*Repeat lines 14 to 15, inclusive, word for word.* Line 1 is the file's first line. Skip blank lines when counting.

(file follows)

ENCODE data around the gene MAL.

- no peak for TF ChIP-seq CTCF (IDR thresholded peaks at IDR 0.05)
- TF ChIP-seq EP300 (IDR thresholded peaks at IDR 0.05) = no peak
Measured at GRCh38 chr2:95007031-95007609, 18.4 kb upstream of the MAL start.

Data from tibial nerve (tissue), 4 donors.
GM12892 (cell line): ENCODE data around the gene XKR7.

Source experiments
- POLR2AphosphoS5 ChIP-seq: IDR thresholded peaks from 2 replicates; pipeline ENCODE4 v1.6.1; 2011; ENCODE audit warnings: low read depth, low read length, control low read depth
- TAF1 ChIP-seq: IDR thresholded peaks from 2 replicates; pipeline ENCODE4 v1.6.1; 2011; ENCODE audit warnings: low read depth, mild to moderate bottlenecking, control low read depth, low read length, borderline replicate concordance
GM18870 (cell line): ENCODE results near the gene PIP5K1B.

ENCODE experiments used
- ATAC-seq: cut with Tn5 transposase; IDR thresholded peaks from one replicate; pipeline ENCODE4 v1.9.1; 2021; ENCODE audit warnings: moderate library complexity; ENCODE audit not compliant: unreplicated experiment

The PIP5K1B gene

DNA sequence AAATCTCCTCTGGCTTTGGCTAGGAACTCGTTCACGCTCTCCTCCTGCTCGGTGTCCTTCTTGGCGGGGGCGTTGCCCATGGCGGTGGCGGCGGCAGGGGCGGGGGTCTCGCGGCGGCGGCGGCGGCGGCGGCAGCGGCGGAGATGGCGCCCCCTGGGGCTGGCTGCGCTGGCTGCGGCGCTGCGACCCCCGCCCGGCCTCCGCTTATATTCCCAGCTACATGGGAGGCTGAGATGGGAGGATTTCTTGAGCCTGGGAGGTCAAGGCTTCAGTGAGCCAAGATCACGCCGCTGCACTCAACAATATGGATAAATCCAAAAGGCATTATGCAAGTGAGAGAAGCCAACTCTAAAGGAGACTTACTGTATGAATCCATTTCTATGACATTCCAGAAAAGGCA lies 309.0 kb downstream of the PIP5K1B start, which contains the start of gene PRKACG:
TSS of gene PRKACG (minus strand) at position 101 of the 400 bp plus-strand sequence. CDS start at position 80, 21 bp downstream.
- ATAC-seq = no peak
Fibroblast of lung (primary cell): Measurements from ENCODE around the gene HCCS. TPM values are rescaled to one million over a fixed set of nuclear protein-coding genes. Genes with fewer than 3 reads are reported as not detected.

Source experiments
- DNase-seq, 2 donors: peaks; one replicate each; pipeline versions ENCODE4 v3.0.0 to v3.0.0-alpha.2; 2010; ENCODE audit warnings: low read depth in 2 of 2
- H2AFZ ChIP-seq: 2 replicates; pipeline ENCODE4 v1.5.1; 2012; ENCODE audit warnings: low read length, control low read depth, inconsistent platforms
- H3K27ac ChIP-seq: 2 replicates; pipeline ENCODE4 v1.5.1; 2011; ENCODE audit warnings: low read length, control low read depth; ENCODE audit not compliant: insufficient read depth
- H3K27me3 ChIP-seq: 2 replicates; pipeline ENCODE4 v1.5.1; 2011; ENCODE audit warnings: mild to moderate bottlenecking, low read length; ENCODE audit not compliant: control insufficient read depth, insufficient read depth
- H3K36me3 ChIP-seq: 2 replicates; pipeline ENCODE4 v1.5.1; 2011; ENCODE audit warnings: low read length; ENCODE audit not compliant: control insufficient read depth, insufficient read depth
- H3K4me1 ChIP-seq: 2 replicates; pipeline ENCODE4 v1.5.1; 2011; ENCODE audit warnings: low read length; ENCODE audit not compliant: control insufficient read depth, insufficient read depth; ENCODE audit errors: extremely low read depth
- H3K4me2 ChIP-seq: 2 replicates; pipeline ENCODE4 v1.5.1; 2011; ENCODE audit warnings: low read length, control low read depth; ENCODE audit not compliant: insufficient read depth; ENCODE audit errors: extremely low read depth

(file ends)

DNA sequence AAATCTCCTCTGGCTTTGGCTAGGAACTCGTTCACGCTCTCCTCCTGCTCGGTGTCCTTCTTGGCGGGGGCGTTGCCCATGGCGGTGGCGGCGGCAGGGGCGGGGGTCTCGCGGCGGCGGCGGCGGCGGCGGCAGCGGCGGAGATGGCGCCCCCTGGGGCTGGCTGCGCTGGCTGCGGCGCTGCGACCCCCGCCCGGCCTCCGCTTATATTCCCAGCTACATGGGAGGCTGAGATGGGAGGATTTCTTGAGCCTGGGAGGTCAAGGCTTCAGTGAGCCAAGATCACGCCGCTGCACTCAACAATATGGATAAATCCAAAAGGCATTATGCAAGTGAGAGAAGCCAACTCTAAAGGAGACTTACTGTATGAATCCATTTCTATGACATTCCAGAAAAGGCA lies 309.0 kb downstream of the PIP5K1B start, which contains the start of gene PRKACG:
TSS of gene PRKACG (minus strand) at position 101 of the 400 bp plus-strand sequence. CDS start at position 80, 21 bp downstream.